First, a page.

• Technologies of security: This theme addresses the relationship between technology and security in the region by investigating the implications of a wide range of technologies on the governance of security and the production of insecurity.

  • Discourses and genealogies of knowledge production: This theme focuses on the politics of knowledge production and seeks to produce alternative approaches of theorizing knowledge on the region. It also aims to critically assess the available concepts, theories and methodologies that are currently used to study security in the Arab region.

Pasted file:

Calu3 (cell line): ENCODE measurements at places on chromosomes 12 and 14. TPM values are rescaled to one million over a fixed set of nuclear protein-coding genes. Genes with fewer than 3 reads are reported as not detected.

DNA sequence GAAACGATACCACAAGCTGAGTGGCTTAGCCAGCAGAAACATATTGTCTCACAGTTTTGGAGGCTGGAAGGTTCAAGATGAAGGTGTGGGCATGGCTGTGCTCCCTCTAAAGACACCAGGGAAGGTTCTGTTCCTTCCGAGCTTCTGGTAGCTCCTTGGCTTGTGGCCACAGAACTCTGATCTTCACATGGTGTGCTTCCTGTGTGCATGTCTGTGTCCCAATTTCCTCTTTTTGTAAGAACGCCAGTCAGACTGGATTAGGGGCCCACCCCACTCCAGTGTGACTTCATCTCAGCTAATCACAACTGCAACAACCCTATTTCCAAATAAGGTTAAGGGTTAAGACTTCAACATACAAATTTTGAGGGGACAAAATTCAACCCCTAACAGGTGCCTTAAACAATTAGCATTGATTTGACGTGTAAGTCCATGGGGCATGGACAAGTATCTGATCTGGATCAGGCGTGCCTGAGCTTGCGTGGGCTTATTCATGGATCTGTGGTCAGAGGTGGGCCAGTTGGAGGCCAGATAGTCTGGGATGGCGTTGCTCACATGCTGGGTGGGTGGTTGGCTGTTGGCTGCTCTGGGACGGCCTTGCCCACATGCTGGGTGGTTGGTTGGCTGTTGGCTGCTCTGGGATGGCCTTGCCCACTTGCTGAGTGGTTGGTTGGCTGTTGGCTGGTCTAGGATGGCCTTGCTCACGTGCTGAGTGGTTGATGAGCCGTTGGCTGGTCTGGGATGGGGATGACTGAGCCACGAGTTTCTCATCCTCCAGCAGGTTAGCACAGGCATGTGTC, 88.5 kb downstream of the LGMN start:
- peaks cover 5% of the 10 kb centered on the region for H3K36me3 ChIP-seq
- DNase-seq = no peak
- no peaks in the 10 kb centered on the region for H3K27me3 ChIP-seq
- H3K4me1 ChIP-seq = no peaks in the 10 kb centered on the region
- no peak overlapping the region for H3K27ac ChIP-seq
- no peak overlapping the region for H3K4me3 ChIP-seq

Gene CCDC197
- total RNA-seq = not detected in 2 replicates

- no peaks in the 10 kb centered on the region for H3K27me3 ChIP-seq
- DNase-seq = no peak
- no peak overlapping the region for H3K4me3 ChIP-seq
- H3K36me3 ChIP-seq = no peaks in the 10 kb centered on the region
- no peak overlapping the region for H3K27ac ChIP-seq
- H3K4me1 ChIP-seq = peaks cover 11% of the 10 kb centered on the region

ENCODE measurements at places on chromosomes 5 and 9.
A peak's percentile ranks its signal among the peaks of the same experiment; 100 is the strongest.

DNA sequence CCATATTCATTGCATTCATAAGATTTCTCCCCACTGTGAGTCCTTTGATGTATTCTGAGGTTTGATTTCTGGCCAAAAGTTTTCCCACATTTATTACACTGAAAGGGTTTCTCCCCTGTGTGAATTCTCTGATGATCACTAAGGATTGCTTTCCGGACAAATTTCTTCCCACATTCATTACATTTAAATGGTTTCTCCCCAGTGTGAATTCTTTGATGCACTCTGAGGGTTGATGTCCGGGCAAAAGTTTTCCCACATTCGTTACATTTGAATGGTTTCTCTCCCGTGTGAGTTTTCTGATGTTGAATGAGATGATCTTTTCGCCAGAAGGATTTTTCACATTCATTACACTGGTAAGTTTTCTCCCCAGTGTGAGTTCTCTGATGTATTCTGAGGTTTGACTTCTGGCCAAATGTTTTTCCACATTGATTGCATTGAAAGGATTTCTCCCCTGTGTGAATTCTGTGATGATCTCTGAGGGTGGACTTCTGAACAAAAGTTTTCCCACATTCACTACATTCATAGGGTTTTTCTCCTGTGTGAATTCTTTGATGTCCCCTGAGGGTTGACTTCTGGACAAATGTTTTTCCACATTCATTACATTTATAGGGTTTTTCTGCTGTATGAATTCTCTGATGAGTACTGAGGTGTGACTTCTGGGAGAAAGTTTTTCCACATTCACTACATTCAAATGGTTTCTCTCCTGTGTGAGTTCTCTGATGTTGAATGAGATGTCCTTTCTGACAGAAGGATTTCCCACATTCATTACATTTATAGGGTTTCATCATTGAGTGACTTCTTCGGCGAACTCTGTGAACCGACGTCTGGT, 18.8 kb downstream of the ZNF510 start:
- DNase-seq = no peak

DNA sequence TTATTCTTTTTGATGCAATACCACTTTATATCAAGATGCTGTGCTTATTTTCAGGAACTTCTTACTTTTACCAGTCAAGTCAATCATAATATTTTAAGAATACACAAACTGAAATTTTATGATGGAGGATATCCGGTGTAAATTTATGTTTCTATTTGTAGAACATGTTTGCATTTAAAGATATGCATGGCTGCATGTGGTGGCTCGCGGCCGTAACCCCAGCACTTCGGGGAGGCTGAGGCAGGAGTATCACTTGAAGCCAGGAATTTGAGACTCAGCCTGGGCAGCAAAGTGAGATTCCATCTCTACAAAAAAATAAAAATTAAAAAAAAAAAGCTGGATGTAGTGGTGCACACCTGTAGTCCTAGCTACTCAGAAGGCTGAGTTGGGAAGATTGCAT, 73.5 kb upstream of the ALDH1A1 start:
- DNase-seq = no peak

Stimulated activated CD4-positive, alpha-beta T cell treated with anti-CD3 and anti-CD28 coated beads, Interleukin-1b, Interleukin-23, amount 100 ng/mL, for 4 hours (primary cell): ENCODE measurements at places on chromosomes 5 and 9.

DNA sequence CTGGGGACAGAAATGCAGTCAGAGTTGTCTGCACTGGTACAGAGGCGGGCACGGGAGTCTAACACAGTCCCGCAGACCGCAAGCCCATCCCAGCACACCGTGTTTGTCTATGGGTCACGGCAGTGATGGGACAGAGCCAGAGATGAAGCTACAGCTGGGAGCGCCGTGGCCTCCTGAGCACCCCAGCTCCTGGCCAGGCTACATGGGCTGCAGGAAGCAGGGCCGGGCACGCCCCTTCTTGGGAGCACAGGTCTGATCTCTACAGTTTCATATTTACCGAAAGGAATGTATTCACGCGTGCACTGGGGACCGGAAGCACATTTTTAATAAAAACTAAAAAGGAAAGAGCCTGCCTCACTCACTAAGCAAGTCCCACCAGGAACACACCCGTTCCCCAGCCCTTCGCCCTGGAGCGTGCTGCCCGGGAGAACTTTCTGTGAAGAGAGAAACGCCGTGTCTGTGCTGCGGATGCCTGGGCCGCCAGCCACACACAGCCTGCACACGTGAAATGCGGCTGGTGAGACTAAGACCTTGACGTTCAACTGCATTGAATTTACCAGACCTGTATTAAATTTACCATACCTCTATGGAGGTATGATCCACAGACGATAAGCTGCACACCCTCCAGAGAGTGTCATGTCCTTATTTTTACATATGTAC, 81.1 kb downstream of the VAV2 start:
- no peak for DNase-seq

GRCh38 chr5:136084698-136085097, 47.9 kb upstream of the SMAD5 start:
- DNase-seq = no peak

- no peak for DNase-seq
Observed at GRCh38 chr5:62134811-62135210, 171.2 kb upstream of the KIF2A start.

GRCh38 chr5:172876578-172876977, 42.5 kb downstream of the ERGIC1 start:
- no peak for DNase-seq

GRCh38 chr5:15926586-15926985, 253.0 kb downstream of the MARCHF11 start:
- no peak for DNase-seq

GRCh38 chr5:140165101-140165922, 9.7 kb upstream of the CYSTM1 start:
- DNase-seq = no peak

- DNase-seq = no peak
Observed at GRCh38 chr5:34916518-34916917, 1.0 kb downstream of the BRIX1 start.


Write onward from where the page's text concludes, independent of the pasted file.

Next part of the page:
• Borders, migration, and mobility: This theme aims to unpack the making and remaking of borders in the region in light of ongoing conflicts by exploring the ethnographies and the resilience or erosion of borders.

Learning Objectives

  1. Introduce participants to main theories and schools of thought within critical security studies

  2. Engage students with critical theories of gender, ethnicity, sexuality, the state, political economy, and international relations as they relate to questions of security

  3. Explore different methods and ethical questions through which critical research on security issues in the Arab region can be conducted.

  4. Expose students to possibilities for publications in critical security studies through the Beirut School and the general academic field in Arabic and English.

Confirmed Faculty from the CSS working group include: